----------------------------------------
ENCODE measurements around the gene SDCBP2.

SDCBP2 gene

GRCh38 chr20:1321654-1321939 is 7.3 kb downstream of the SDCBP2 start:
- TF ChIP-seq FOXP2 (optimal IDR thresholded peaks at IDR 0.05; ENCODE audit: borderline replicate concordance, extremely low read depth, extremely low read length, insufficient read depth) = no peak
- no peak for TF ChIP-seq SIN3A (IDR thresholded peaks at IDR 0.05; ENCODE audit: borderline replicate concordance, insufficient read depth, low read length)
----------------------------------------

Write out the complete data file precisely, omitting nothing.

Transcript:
ENCODE measurements around the gene SDCBP2.

SDCBP2 gene

GRCh38 chr20:1321654-1321939 is 7.3 kb downstream of the SDCBP2 start:
- TF ChIP-seq FOXP2 (optimal IDR thresholded peaks at IDR 0.05; ENCODE audit: borderline replicate concordance, extremely low read depth, extremely low read length, insufficient read depth) = no peak
- no peak for TF ChIP-seq SIN3A (IDR thresholded peaks at IDR 0.05; ENCODE audit: borderline replicate concordance, insufficient read depth, low read length)